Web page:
Poland will allocate an additional 200 billion zlotys ($55 billion) on defense over the next 15 years to modernize its army amid signs of growing aggression from Russia, a deputy defense minister said to Reuters.
Russia’s Zapad military exercises next month in Belarus and western Russia, the largest in years, have raised concerns for their lack of transparency, with NATO worried the official number of troops participating might be understated.
NATO Secretary-General Jens Stoltenberg will visit Poland on Thursday and Friday to check on deployment of U.S. troops in the east of the country and to meet Polish, Romanian and Turkish government officials.
Poland, alarmed by what it sees as Russia’s assertiveness on NATO’s eastern flank, has lobbied hard for the stationing of NATO troops on its soil, especially since Moscow’s annexation of Crimea in 2014.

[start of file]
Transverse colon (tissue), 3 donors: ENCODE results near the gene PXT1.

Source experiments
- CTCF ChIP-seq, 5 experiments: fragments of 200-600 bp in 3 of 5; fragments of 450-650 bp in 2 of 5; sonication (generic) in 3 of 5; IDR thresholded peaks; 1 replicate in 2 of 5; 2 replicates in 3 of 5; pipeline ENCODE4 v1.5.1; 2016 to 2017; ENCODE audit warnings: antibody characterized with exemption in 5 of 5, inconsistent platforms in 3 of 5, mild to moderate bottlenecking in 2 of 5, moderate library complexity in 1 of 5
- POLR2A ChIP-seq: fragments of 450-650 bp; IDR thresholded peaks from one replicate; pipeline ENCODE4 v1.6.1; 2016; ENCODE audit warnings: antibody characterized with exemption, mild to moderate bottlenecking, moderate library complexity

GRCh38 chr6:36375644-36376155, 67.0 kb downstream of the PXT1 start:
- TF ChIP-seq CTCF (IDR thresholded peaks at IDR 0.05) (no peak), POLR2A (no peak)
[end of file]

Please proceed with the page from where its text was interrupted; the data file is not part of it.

“The government has approved a legislative amendment … which gives us nearly 200 billion zlotys over the next 15 years,” deputy defense minister Tomasz Szatkowski said, adding that this was in line with plans to raise defense spending gradually to reach 2.5 percent of gross domestic product.
“This is not a trivial amount,” he told Reuters in an interview.
The Polish government agreed in June to raise defense spending gradually from 2 pct to 2.5 percent of GDP. This means that annual spending would nearly double to about 80 billion zlotys by 2032.
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